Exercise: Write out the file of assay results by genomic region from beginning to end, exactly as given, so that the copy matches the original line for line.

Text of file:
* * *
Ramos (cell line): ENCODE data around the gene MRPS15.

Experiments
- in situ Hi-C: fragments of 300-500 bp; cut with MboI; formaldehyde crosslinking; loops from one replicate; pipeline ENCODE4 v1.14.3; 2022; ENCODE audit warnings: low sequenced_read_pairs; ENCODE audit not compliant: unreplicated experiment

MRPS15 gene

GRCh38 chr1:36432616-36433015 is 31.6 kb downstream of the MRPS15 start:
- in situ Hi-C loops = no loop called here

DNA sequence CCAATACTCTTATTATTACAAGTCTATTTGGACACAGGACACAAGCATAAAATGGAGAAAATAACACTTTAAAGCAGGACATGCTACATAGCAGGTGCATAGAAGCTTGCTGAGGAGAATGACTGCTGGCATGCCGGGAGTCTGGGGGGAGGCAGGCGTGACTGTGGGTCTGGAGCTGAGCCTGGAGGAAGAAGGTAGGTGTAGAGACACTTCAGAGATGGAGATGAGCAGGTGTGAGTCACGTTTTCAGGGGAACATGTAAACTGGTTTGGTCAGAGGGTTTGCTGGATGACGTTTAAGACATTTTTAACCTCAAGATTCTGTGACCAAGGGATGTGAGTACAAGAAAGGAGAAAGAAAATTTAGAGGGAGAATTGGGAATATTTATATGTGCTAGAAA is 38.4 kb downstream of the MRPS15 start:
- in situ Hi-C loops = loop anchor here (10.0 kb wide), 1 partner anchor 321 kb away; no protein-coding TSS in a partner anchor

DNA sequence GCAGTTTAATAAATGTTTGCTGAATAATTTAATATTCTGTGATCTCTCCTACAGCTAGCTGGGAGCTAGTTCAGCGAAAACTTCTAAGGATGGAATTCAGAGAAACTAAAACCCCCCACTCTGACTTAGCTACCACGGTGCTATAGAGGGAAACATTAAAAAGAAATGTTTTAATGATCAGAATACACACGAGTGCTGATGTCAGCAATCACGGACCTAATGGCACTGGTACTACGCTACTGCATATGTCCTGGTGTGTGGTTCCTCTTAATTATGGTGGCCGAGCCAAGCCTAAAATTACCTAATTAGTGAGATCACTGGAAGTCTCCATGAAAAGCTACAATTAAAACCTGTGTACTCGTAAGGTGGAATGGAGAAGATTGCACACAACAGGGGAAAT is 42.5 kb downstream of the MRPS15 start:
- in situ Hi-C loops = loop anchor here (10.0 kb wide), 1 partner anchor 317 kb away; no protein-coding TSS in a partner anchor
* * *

Ramos (cell line): ENCODE data around the gene MRPS15.

Experiments
- in situ Hi-C: fragments of 300-500 bp; cut with MboI; formaldehyde crosslinking; loops from one replicate; pipeline ENCODE4 v1.14.3; 2022; ENCODE audit warnings: low sequenced_read_pairs; ENCODE audit not compliant: unreplicated experiment

MRPS15 gene

GRCh38 chr1:36432616-36433015 is 31.6 kb downstream of the MRPS15 start:
- in situ Hi-C loops = no loop called here

DNA sequence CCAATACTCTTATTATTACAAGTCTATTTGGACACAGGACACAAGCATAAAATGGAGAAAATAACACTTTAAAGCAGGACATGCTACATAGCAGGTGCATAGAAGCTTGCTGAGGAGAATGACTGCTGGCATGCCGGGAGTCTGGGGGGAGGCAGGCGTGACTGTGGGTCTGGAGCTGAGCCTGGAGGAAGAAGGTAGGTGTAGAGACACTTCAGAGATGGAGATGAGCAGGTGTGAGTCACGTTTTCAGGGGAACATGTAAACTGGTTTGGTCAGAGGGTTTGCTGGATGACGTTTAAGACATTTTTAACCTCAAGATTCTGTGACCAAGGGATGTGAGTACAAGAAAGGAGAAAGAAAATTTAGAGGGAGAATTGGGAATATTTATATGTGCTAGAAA is 38.4 kb downstream of the MRPS15 start:
- in situ Hi-C loops = loop anchor here (10.0 kb wide), 1 partner anchor 321 kb away; no protein-coding TSS in a partner anchor

DNA sequence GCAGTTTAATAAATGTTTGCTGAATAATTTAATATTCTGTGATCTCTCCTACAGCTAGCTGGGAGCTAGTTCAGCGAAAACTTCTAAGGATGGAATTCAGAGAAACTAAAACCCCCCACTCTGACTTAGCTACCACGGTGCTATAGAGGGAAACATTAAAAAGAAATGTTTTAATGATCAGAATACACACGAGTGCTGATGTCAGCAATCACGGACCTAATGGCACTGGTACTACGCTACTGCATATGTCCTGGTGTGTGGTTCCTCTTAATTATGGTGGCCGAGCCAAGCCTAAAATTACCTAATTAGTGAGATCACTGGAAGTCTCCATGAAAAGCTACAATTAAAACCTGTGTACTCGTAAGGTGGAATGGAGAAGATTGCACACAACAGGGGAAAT is 42.5 kb downstream of the MRPS15 start:
- in situ Hi-C loops = loop anchor here (10.0 kb wide), 1 partner anchor 317 kb away; no protein-coding TSS in a partner anchor